- The Washington Times - Sunday, April 23, 2006

Linebacker LaVar Arrington’s wish to play his old team twice a year came true yesterday when he signed an incentive-laden seven-year, $49million contract with the Washington Redskins’ division rivals, the NFC East champion New York Giants.

“I’m really excited,” Arrington said in an exclusive interview with The Washington Times. “I get to play for a winning team, a team heading in the right direction and I get to play the Redskins twice every year. My fans will see that they were right that my leaving Washington wasn’t about football. I can still play.”

Arrington, taken second overall by Washington in the 2000 draft and a Pro Bowl pick from 2001 to 2003, had his once-close relationship with Redskins owner Dan Snyder ruptured by a 19-month contract dispute that began just before the end of the 2003 season.

Arrington never earned the trust of new defensive boss Gregg Williams or linebackers coach Dale Lindsey in 2004, missing most of that year with an ailing leg and then spending most of the first half of 2005 in a reserve role before returning to the lineup at midseason. Arrington’s interception set up what proved to be the winning touchdown in the Jan.7 playoff victory at Tampa Bay, Washington’s first postseason triumph in six years.

“It’s going to be great to play in an organization where there are no big egos, where there’s a real family feeling,” said Arrington, who on March6 was granted his release from the Redskins to give them salary cap relief and to give him maximum time to find a new team.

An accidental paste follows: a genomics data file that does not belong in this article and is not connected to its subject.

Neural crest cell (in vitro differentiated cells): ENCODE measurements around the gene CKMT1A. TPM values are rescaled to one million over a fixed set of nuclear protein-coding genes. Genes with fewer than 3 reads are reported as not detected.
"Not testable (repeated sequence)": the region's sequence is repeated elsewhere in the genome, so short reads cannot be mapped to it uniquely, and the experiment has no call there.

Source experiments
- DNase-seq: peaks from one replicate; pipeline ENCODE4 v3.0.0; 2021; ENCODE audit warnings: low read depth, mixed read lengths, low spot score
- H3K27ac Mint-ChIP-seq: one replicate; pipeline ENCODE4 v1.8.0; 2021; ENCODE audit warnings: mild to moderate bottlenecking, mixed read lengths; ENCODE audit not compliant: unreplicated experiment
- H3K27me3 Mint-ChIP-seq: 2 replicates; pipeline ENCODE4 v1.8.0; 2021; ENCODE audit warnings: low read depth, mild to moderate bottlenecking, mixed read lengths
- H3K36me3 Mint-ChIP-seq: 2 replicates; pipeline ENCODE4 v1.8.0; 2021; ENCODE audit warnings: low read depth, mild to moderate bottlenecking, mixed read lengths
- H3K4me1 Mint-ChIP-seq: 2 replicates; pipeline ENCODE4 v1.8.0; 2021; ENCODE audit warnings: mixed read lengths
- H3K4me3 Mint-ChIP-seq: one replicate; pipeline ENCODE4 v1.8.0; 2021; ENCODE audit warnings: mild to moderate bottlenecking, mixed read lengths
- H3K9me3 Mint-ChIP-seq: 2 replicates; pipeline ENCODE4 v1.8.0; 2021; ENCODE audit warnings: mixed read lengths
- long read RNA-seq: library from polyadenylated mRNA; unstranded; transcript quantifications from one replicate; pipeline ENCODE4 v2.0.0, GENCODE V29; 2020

“I feel like a million pounds of pressure have come off me,” he added. “People were saying the market for me had dried up, but they were wrong. I didn’t want to rush into an emotional decision or go for all the money right away. I wanted to amass the facts, carefully weigh my options and make the right choice.”

Arrington was also wooed by Jacksonville and Miami and was nearly swayed to Green Bay by a late sales pitch from Packers quarterback Brett Favre. Ultimately, the ability to remain relatively close to his Annapolis home, his family in Pittsburgh, his wife’s family in New Jersey and the cultural mecca of New York proved decisive.

So, six years after donning No.56 in honor of Giants Hall of Fame linebacker Lawrence Taylor, Arrington — who’ll wear No.55 since Taylor’s number has been retired — has a chance to be a latter-day L.T. in New York.

“We needed a big, power player to add to our defense and LaVar Arrington is that,” Giants general manager Ernie Accorsi told Giants.com. “He has a presence about him and he makes us a better football team. We came to an agreement that achieves what everybody wants: the player being rewarded for performance.”

Middle linebacker Antonio Pierce, who in March 2005 jumped from the Redskins to the Giants, helped persuade his pal to do the same.

“A.P. had told me a lot of good things about the Giants and he was in the room with me and [defensive coordinator] Tim Lewis when I made my first visit, translating their terminology,” Arrington said. “I’m going to rely on A.P. to get me caught up in their system.”

Arrington, who turns 28 in June, said he has been working hard with a personal trainer but was eager to get to Giants Stadium to begin work with his new teammates, some of whom he knows well from college at Penn State, Pro Bowls or from Washington. Arrington’s relationship with Lewis dates to the early 1990s when he was a Pittsburgh ballboy and the coach was a Steelers assistant.

“I feel good,” said Arrington, who underwent arthroscopic knee surgeries in September 2004 and April 2005. “I’m 100 percent, whatever that means. I still love my teammates in Washington, but I want to start building relationships with the guys in New York.”

The Redskins visit Giants Stadium on Oct. 8 and the teams conclude the season on Dec. 30 in Landover.

“Those games, especially the one in Washington, are going to be strange,” Arrington said. “It feels strange right now thinking about playing the Redskins, but I’m looking forward to it, believe me.”

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